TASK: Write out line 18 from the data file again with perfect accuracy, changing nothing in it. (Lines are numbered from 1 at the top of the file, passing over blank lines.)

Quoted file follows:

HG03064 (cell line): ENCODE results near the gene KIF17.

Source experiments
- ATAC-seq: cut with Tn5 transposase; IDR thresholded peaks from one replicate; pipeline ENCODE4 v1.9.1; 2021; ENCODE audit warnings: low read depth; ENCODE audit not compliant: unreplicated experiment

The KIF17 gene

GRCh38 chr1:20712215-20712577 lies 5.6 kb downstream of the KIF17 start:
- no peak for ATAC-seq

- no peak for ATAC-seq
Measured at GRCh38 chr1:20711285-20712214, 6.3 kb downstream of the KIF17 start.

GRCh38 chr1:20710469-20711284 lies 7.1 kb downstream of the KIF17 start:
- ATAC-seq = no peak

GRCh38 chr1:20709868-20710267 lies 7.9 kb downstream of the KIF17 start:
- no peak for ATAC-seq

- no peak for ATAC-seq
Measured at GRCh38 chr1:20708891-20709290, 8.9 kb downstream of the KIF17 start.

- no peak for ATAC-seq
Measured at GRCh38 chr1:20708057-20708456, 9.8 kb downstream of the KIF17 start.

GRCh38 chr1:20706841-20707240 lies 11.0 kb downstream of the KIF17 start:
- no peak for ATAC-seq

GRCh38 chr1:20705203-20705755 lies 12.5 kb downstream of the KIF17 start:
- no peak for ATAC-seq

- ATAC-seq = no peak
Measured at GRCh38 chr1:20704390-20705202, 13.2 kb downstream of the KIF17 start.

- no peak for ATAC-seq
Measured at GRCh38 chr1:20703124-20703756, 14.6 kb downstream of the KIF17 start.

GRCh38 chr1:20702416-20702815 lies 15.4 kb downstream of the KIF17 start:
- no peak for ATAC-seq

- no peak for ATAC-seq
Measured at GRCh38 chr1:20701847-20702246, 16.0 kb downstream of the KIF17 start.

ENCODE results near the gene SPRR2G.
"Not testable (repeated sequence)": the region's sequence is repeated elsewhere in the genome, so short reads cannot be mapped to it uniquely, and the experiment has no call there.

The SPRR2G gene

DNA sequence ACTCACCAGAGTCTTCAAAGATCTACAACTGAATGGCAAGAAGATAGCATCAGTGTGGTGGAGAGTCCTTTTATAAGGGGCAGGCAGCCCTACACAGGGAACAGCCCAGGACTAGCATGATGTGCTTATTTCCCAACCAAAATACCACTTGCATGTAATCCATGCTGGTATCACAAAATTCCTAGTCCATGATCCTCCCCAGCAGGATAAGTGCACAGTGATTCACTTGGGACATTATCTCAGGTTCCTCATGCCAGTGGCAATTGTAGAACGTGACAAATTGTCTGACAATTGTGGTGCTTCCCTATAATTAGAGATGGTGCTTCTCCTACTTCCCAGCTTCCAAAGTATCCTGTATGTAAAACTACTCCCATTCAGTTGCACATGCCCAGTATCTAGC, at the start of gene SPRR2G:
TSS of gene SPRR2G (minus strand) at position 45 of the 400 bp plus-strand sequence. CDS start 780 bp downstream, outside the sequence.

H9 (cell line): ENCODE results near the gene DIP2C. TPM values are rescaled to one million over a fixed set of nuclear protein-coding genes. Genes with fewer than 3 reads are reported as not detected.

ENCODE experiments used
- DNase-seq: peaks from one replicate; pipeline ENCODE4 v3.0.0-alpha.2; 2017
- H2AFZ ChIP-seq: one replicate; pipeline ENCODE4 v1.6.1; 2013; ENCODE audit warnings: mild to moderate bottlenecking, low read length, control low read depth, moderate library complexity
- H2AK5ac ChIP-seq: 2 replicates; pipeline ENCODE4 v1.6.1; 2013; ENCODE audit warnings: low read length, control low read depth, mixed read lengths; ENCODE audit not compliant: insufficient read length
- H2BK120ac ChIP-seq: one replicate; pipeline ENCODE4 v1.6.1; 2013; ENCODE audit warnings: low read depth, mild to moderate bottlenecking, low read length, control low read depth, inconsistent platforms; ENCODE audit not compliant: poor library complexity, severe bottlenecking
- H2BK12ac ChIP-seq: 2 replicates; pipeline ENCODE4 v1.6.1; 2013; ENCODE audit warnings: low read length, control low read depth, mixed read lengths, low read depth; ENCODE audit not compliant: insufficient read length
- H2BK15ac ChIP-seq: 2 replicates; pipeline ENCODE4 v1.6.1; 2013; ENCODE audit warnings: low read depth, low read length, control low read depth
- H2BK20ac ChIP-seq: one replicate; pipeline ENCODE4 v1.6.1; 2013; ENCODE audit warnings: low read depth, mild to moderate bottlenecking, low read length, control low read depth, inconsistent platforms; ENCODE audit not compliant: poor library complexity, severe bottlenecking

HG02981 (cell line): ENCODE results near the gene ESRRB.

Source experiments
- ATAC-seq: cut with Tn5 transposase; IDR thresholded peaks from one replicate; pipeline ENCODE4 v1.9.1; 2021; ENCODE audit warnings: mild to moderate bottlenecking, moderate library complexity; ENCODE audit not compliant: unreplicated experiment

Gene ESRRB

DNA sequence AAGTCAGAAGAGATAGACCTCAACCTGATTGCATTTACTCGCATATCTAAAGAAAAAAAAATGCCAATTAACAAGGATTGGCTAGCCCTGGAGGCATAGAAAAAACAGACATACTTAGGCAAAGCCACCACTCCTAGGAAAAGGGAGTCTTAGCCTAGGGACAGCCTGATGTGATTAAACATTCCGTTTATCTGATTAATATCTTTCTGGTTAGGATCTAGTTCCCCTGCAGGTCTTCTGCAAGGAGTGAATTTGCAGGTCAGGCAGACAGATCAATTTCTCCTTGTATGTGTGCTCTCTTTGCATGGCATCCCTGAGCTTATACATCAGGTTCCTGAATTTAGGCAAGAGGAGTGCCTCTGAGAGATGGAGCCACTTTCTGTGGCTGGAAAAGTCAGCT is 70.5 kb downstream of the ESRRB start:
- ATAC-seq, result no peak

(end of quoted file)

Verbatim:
- no peak for ATAC-seq